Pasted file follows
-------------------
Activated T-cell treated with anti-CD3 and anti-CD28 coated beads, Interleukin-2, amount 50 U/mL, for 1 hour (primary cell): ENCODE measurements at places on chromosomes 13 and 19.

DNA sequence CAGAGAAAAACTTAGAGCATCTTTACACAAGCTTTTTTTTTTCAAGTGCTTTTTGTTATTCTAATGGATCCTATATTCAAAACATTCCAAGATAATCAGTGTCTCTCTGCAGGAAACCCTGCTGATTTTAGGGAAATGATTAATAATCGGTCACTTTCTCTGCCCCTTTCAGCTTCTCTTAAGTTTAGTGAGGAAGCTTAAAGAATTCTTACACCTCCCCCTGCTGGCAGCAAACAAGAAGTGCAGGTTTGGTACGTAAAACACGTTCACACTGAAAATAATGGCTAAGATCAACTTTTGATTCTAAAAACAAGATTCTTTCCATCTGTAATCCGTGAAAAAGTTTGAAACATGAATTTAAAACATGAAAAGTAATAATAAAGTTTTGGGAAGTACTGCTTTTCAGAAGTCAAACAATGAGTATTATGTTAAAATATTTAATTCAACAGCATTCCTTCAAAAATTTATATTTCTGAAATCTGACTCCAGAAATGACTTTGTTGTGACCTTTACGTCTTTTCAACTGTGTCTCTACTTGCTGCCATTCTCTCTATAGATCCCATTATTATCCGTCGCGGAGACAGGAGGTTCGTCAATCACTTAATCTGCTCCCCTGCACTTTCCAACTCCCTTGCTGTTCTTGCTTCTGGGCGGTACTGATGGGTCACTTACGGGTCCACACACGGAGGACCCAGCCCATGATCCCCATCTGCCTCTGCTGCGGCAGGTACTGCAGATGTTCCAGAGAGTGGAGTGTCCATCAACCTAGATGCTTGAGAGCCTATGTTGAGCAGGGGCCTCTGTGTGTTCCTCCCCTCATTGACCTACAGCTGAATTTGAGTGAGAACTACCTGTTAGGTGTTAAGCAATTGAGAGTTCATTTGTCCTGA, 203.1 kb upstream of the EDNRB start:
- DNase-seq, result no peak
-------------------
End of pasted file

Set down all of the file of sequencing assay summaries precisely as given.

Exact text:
Activated T-cell treated with anti-CD3 and anti-CD28 coated beads, Interleukin-2, amount 50 U/mL, for 1 hour (primary cell): ENCODE measurements at places on chromosomes 13 and 19.

DNA sequence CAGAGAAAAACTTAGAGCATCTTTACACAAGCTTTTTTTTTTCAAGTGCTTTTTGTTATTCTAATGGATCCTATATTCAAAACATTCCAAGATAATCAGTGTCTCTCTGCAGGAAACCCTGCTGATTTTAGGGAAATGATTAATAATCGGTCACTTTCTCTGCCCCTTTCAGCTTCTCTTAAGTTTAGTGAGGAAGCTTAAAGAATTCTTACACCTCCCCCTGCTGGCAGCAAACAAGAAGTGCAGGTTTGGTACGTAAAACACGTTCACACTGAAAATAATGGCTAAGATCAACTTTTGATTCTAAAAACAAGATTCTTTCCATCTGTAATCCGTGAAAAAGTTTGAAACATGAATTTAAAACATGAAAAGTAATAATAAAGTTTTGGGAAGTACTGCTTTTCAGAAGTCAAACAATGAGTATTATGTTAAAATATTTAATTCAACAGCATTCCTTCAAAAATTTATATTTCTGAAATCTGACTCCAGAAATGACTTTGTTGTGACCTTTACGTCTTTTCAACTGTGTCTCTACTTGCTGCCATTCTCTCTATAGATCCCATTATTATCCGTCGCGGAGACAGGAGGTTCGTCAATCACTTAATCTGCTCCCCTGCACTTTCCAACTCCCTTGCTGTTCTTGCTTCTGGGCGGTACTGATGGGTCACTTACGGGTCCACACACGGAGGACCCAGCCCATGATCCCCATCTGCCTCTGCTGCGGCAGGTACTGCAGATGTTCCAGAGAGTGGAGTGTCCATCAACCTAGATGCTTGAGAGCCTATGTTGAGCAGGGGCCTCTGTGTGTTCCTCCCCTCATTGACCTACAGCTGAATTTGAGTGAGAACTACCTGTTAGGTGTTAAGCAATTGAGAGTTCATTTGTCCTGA, 203.1 kb upstream of the EDNRB start:
- DNase-seq, result no peak